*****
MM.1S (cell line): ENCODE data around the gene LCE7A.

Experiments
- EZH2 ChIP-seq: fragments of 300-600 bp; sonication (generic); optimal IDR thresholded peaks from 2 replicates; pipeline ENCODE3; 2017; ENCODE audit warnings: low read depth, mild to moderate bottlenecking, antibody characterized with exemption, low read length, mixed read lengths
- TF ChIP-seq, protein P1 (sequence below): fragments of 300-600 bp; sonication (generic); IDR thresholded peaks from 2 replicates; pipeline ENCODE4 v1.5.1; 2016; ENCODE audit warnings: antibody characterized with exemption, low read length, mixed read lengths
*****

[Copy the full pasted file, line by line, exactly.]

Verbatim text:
MM.1S (cell line): ENCODE data around the gene LCE7A.

Experiments
- EZH2 ChIP-seq: fragments of 300-600 bp; sonication (generic); optimal IDR thresholded peaks from 2 replicates; pipeline ENCODE3; 2017; ENCODE audit warnings: low read depth, mild to moderate bottlenecking, antibody characterized with exemption, low read length, mixed read lengths
- TF ChIP-seq, protein P1 (sequence below): fragments of 300-600 bp; sonication (generic); IDR thresholded peaks from 2 replicates; pipeline ENCODE4 v1.5.1; 2016; ENCODE audit warnings: antibody characterized with exemption, low read length, mixed read lengths